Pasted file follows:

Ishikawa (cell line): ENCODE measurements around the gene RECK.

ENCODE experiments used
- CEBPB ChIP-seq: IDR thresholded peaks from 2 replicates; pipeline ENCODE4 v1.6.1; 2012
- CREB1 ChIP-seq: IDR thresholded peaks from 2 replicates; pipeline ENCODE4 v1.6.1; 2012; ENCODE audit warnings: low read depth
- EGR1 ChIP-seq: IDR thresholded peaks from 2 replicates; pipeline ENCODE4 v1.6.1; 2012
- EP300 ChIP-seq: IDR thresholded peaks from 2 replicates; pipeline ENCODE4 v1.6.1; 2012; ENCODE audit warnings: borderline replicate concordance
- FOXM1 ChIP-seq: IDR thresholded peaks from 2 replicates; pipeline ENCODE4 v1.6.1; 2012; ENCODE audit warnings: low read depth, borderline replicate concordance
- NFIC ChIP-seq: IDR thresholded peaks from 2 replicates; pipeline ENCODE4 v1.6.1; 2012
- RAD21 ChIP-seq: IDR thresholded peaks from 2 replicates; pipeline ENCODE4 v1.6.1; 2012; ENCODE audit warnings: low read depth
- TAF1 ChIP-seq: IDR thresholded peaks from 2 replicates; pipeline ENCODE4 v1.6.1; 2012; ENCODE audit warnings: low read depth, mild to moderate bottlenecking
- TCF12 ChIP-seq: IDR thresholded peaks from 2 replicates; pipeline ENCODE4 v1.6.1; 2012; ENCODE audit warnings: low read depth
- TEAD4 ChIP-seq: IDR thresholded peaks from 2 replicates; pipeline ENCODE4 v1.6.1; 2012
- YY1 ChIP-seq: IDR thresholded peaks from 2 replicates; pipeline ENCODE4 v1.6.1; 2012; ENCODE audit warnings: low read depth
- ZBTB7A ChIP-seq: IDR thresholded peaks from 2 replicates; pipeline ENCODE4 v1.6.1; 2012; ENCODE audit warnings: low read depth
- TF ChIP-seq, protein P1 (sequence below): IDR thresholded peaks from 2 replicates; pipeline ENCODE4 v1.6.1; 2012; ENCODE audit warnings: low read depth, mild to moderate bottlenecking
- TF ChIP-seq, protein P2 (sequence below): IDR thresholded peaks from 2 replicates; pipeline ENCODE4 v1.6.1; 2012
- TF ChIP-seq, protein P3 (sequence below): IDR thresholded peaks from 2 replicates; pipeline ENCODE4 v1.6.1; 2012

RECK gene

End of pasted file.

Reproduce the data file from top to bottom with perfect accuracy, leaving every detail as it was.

Ishikawa (cell line): ENCODE measurements around the gene RECK.

ENCODE experiments used
- CEBPB ChIP-seq: IDR thresholded peaks from 2 replicates; pipeline ENCODE4 v1.6.1; 2012
- CREB1 ChIP-seq: IDR thresholded peaks from 2 replicates; pipeline ENCODE4 v1.6.1; 2012; ENCODE audit warnings: low read depth
- EGR1 ChIP-seq: IDR thresholded peaks from 2 replicates; pipeline ENCODE4 v1.6.1; 2012
- EP300 ChIP-seq: IDR thresholded peaks from 2 replicates; pipeline ENCODE4 v1.6.1; 2012; ENCODE audit warnings: borderline replicate concordance
- FOXM1 ChIP-seq: IDR thresholded peaks from 2 replicates; pipeline ENCODE4 v1.6.1; 2012; ENCODE audit warnings: low read depth, borderline replicate concordance
- NFIC ChIP-seq: IDR thresholded peaks from 2 replicates; pipeline ENCODE4 v1.6.1; 2012
- RAD21 ChIP-seq: IDR thresholded peaks from 2 replicates; pipeline ENCODE4 v1.6.1; 2012; ENCODE audit warnings: low read depth
- TAF1 ChIP-seq: IDR thresholded peaks from 2 replicates; pipeline ENCODE4 v1.6.1; 2012; ENCODE audit warnings: low read depth, mild to moderate bottlenecking
- TCF12 ChIP-seq: IDR thresholded peaks from 2 replicates; pipeline ENCODE4 v1.6.1; 2012; ENCODE audit warnings: low read depth
- TEAD4 ChIP-seq: IDR thresholded peaks from 2 replicates; pipeline ENCODE4 v1.6.1; 2012
- YY1 ChIP-seq: IDR thresholded peaks from 2 replicates; pipeline ENCODE4 v1.6.1; 2012; ENCODE audit warnings: low read depth
- ZBTB7A ChIP-seq: IDR thresholded peaks from 2 replicates; pipeline ENCODE4 v1.6.1; 2012; ENCODE audit warnings: low read depth
- TF ChIP-seq, protein P1 (sequence below): IDR thresholded peaks from 2 replicates; pipeline ENCODE4 v1.6.1; 2012; ENCODE audit warnings: low read depth, mild to moderate bottlenecking
- TF ChIP-seq, protein P2 (sequence below): IDR thresholded peaks from 2 replicates; pipeline ENCODE4 v1.6.1; 2012
- TF ChIP-seq, protein P3 (sequence below): IDR thresholded peaks from 2 replicates; pipeline ENCODE4 v1.6.1; 2012

RECK gene